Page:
January 17, 2013
Transforming mass data into successes
Volume, variety, velocity and analysis
The gigantic 12 terabytes which are generated through Twitter feeds every day, five million global share trades per second, and more and more videos, photos and other unstructured data. These facts speak for themselves clearly enough – the Big Data trend is taking shape. However, it's not just a matter of getting a grip of this mass of data, but also about its speed and variety. If companies control these three factors, internal analytical expertise is crucially important in order to find the correct key figures, that is, to recognize patterns, significant points and contexts.
Here is the good news: There are already companies which have successfully deciphered the Big Data code and which have got a grip of the data explosion – such as Macy's. With revenue of almost USD 30 billion and a network of 800 locations, Macy's is considered the largest store operator in the USA. Nevertheless, the 180,000 employee-strong company manages to run a daily price check analysis of its 10,000 articles in less than two hours. That is all the more remarkable since Macy's also has high price volatility within the company. This means: Whenever a neighboring competitor anywhere between New York and Los Angeles goes for aggressive price reductions, Macy's follows its example. If there is no market competitor, the prices remain unchanged. Thus there are around 270 million different prices across the entire range of goods and locations. The fact that this price analysis is possible at record speed – unthinkable before Big Data analysis – is something that Macy's CIO Larry Lewark owes to switching its existing infrastructure to a cloud-provided software solution from SAS and to the use of in-memory technology. In this way, Macy's can even adjust its prices several times on the same day to react better to local competition.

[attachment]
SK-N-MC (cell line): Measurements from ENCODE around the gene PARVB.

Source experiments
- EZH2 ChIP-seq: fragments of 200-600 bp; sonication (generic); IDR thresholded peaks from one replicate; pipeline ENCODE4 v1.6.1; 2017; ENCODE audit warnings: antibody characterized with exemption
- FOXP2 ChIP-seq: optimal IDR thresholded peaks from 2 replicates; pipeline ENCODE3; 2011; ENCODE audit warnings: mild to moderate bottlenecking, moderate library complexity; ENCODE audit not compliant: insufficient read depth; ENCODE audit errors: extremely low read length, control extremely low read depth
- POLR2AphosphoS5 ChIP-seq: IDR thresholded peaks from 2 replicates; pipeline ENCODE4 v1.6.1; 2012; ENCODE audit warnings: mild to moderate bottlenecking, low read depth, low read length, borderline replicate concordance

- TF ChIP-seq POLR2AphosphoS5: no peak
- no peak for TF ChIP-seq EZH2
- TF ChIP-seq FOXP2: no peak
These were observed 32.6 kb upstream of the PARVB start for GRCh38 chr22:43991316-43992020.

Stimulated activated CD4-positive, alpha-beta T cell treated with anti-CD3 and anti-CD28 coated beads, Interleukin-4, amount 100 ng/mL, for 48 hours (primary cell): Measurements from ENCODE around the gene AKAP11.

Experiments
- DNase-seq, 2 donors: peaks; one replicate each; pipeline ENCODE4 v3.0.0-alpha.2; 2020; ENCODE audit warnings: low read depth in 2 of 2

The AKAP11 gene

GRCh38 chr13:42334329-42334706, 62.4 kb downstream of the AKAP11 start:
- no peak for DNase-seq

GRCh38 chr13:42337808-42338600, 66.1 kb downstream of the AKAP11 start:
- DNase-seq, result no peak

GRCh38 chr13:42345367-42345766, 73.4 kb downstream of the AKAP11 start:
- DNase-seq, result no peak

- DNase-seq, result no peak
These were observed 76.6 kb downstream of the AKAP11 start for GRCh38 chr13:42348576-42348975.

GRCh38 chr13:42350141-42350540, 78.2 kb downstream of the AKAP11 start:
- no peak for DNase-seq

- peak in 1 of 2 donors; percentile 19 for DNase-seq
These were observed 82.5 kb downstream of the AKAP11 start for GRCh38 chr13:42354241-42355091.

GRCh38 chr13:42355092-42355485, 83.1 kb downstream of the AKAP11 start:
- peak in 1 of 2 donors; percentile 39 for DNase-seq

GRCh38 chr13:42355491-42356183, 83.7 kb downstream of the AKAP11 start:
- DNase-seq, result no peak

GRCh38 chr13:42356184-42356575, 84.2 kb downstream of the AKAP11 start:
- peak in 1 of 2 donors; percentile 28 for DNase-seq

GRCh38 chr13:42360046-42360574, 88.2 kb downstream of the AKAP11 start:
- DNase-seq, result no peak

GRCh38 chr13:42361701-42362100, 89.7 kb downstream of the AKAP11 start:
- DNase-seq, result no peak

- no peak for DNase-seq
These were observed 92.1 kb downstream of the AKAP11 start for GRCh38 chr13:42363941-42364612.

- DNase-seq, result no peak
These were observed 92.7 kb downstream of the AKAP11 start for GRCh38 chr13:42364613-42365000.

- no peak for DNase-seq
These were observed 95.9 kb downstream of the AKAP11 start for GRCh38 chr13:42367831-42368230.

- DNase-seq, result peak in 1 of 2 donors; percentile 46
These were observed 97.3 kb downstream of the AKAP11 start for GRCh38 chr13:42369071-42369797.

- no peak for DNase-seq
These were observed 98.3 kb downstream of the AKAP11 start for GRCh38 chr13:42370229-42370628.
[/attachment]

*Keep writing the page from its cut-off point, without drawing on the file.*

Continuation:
Bank controls the risk
The Big Data success concept for the United Overseas Bank (UOB) in Singapore is also a high performance analysis solution from SAS, combined with in-memory technology. Here the skillful analysis of large data volumes has made a significant contribution to the 45 percent rise in the share price of UOB in recent years because the large financial institute in south-east Asia is a master of risk management. In detail: At UOB, the risks are divided between 45,000 different financial instruments and are set by using more than 100,000 market parameters such as prices, deadlines and due dates. The calculation of the overall risk assumes around 8.8 billion individual, highly complex value at risk calculations. However, in order to use these to examine the effects of the market on the total risks of the bank, IT recently required up to 18 hours. Thus a prompt reaction to newly arising market risks was impossible.
Thanks to Big Data analysis, the experts at UOB have now succeeded in cutting the risk calculation time down to only a few minutes, and in taking account of rapidly changing parameters in the complex analysis almost in real time. Whereas up to now risk analysis has sometimes been perceived as an irritating task that had to be performed at the behest of the supervisory authorities, UOB can today use the instrument to assist its operating business. This allows UOB to test trading strategies in advance and to assess the likely effect of new market events more quickly.
You can read about other examples of successfully established Big Data strategies in the Best Practice Big Data issue.